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Photo: Richard Masoner

Oil Industry Money Buying Too Much Influence in California

, director, California & Western States

It’s been clear to a lot of people for a long time that there’s too much money in politics, and in California the statistics clearly indicate there is too much oil money in politics. Lobbying expenses by oil companies in California reached an astonishing $11 million from July through September of 2015. The third-quarter lobbying expenses paid for an expensive campaign this past summer by Big Oil to derail an oil-reduction provision in California’s ambitious climate legislation, SB 350 (De León and Leno). If that’s not startling enough, the oil industry has spent an eye-popping total of $17.7 million so far this year to influence California energy policies with three months still to go. That annual amount (which is bound to go up even more by year’s end) averages to $147,500 per legislator—a lot more than California’s 120 state senators and assembly members make in their annual salaries. Read more >

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Methane is Really Bad. Our Methane Rules Need To Be Really Good.

, senior fuels engineer

Methane, the second largest contributor to global warming after carbon dioxide, is a short-lived but extremely powerful greenhouse gas. This is why the Obama administration is moving to curb methane emissions from the largest source of U.S. methane emissions—the oil and gas sector. In August, the EPA proposed methane emission standards for new and modified oil and gas drilling wells. Although this rule is an important and much needed first step, more must be done, including establishing similar standards for existing oil wells, and comprehensively addressing all of the sector’s unnecessary emissions.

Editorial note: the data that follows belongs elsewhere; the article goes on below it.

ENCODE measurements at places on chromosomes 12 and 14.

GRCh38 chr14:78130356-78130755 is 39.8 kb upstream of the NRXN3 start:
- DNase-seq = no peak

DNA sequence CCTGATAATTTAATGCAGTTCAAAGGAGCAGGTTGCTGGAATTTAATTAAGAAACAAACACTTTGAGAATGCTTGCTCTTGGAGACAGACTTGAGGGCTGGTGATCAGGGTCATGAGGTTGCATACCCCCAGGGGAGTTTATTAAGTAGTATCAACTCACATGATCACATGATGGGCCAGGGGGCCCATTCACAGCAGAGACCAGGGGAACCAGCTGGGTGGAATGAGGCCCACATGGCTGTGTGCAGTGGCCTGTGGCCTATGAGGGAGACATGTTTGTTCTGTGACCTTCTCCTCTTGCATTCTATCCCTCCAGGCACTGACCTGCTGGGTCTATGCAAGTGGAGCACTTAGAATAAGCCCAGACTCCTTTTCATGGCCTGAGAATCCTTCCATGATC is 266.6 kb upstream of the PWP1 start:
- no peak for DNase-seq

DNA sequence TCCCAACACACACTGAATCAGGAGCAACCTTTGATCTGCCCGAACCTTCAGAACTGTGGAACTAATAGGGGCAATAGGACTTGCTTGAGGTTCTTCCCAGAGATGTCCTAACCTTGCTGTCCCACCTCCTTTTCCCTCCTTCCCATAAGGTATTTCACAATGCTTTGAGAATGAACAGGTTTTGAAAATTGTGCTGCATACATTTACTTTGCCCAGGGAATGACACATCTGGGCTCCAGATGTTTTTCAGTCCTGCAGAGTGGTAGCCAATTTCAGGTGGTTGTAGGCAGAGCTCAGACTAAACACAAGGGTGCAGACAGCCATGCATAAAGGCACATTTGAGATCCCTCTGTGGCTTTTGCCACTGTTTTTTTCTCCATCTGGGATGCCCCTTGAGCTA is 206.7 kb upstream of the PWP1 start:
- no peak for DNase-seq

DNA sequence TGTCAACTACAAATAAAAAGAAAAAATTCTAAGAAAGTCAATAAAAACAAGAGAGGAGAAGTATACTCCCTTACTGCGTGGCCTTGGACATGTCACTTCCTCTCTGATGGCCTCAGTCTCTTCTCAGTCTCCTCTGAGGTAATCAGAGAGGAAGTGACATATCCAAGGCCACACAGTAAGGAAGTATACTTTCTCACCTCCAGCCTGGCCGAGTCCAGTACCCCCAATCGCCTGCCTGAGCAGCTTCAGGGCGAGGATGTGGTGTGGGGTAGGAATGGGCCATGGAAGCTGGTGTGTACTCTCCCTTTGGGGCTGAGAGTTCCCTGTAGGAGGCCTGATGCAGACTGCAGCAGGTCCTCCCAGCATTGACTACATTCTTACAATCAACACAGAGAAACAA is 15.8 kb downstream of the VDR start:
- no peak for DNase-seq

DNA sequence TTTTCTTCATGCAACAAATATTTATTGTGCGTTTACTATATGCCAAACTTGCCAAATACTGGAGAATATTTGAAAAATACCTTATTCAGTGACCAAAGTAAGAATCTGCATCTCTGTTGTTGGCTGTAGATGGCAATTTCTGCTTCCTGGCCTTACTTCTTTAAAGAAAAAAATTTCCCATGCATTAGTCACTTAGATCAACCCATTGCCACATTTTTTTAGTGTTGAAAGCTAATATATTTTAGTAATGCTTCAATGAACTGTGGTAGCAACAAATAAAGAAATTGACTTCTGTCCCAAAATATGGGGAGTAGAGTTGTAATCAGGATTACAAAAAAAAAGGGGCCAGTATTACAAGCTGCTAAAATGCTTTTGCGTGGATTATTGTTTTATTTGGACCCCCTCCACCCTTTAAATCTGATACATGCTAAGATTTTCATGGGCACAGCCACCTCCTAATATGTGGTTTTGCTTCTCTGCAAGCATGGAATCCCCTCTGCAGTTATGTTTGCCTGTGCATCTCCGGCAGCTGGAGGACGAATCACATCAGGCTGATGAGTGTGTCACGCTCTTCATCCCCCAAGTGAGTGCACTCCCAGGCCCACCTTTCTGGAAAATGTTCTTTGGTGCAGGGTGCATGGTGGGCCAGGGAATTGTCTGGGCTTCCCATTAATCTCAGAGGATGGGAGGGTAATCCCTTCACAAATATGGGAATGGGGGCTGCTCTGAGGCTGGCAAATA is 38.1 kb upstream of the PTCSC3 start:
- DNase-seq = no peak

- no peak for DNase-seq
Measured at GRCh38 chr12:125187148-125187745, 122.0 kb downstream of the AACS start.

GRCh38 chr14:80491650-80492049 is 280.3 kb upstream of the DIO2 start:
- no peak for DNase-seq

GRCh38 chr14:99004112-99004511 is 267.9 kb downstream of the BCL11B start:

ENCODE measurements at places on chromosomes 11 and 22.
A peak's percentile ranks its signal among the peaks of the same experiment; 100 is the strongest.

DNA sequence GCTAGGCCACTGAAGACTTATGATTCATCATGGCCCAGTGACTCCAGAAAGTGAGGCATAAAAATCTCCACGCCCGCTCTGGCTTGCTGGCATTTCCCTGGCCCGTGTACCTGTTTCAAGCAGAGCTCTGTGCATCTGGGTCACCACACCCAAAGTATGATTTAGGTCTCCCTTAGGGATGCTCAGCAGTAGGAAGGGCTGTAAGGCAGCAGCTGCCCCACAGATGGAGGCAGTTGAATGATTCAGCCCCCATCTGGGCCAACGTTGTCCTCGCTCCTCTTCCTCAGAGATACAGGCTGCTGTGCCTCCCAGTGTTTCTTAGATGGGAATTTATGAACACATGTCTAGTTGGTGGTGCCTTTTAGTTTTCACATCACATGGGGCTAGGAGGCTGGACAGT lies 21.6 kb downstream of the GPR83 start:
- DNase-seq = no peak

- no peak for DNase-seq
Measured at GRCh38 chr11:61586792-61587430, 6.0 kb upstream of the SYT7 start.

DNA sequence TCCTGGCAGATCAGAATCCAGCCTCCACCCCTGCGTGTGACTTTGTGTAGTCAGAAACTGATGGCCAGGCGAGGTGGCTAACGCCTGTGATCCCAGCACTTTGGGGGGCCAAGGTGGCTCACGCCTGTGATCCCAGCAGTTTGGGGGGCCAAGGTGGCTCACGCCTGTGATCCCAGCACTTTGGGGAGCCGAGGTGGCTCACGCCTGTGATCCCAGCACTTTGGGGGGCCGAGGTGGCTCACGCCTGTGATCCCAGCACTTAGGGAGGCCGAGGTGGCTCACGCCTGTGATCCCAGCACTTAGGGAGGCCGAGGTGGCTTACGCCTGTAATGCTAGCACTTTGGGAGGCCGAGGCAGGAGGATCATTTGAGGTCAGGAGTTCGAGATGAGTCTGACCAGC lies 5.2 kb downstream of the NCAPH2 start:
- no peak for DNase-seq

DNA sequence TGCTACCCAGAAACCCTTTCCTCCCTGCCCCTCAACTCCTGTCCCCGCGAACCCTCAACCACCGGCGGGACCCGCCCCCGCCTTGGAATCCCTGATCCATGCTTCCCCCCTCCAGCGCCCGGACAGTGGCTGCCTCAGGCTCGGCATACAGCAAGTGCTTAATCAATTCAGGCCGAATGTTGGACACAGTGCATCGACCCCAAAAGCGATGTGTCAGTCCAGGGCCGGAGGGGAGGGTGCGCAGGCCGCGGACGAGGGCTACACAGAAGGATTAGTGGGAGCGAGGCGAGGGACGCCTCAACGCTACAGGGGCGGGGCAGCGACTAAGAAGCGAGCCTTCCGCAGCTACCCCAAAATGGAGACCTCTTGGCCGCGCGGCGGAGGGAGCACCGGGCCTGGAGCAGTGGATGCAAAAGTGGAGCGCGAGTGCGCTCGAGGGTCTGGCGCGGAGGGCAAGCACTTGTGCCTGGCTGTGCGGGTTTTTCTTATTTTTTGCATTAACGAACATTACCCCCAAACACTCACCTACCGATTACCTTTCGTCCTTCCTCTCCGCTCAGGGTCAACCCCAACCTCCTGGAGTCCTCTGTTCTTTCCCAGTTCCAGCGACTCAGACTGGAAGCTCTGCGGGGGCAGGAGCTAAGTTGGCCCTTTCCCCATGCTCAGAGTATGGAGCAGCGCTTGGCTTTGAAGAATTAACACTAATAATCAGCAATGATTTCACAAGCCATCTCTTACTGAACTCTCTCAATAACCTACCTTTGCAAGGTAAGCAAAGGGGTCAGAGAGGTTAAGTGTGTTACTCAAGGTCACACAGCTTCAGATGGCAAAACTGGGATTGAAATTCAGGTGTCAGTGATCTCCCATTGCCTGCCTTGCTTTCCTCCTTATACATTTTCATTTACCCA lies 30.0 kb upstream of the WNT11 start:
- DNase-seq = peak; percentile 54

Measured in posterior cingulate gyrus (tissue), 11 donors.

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Happy Fifth Birthday, Modern Electric Cars! Three Key Trends in the EV Market

, senior engineer, Clean Vehicles

This December, the first cars sold in the modern era of electric cars will turn five years old.  We’ve seen impressive growth in those first 5 years—but have we arrived at a tipping point where EVs are inevitable? Probably not; despite major progress, policy support is playing a critical role pushing automakers who are reluctant and helping consumers overcome barriers to EV ownership. Therefore the next 5 years are critical to get us to that tipping point. To see where we might be going, let’s take a look at the state of the electric vehicle (EV) market and how it has grown over the last 5 years. Read more >

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Back to the Future? Clean Energy, Clean Cars, and 7 Ways We’ve Leapt Forward from 1985 to 2015

, senior energy analyst, Clean Energy

At the end of the classic 1985 movie “Back to the Future”, our young heroes travel in a flying DeLorean to a distant time: October 21, 2015, to be precise. What Marty McFly and Jennifer Parker find is a world that is familiar in a lot of ways, but advanced in others.

In our own version of 2015, we’re distinctly deficient in self-tying shoes, self-drying clothes, and hoverboards (maybe). And (maybe more importantly) there’s a decided dearth of garbage-fed flux capacitors for flying cars. It turns out we still power a few too many of our cars and homes with fossil fuels (that’s so 20th century…). But when it comes to some other aspects of energy and transportation, here are seven examples of how we’ve come a long way. Read more >

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Automaker Rankings Revisited—Does Volkswagen Now Have the “Dirtiest Tailpipe”?

, vehicles analyst

Last year, we released our semi-regular report card on the auto industry, the Automaker Rankings, where Volkswagen tied for 3rd place behind Hyundai-Kia and Honda. However, the astounding news this month around VW’s diesel vehicles is not only a black eye on the company—it also calls into question just how “green” the VW fleet truly is. We’ve received a lot of questions about the impact this scandal has on their environmental performance, so I’d like to take the opportunity to address some of those questions. Read more >

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